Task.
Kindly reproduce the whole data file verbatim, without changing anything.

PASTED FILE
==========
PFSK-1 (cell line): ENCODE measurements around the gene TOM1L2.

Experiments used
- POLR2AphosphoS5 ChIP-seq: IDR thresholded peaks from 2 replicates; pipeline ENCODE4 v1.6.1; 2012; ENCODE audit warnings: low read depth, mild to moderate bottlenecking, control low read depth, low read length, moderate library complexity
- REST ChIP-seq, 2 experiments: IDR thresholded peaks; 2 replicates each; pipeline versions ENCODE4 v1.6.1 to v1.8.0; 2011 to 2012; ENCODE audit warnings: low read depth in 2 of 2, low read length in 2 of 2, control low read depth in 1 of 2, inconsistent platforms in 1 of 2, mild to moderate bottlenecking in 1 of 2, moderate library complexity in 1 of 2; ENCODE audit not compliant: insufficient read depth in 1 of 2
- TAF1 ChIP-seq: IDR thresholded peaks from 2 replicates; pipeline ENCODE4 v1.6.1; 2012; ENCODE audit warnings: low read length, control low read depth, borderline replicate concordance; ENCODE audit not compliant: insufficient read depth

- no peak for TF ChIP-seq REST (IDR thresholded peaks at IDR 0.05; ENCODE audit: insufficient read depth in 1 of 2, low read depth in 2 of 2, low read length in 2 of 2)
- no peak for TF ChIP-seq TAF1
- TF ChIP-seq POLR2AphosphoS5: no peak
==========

PFSK-1 (cell line): ENCODE measurements around the gene TOM1L2.

Experiments used
- POLR2AphosphoS5 ChIP-seq: IDR thresholded peaks from 2 replicates; pipeline ENCODE4 v1.6.1; 2012; ENCODE audit warnings: low read depth, mild to moderate bottlenecking, control low read depth, low read length, moderate library complexity
- REST ChIP-seq, 2 experiments: IDR thresholded peaks; 2 replicates each; pipeline versions ENCODE4 v1.6.1 to v1.8.0; 2011 to 2012; ENCODE audit warnings: low read depth in 2 of 2, low read length in 2 of 2, control low read depth in 1 of 2, inconsistent platforms in 1 of 2, mild to moderate bottlenecking in 1 of 2, moderate library complexity in 1 of 2; ENCODE audit not compliant: insufficient read depth in 1 of 2
- TAF1 ChIP-seq: IDR thresholded peaks from 2 replicates; pipeline ENCODE4 v1.6.1; 2012; ENCODE audit warnings: low read length, control low read depth, borderline replicate concordance; ENCODE audit not compliant: insufficient read depth

- no peak for TF ChIP-seq REST (IDR thresholded peaks at IDR 0.05; ENCODE audit: insufficient read depth in 1 of 2, low read depth in 2 of 2, low read length in 2 of 2)
- no peak for TF ChIP-seq TAF1
- TF ChIP-seq POLR2AphosphoS5: no peak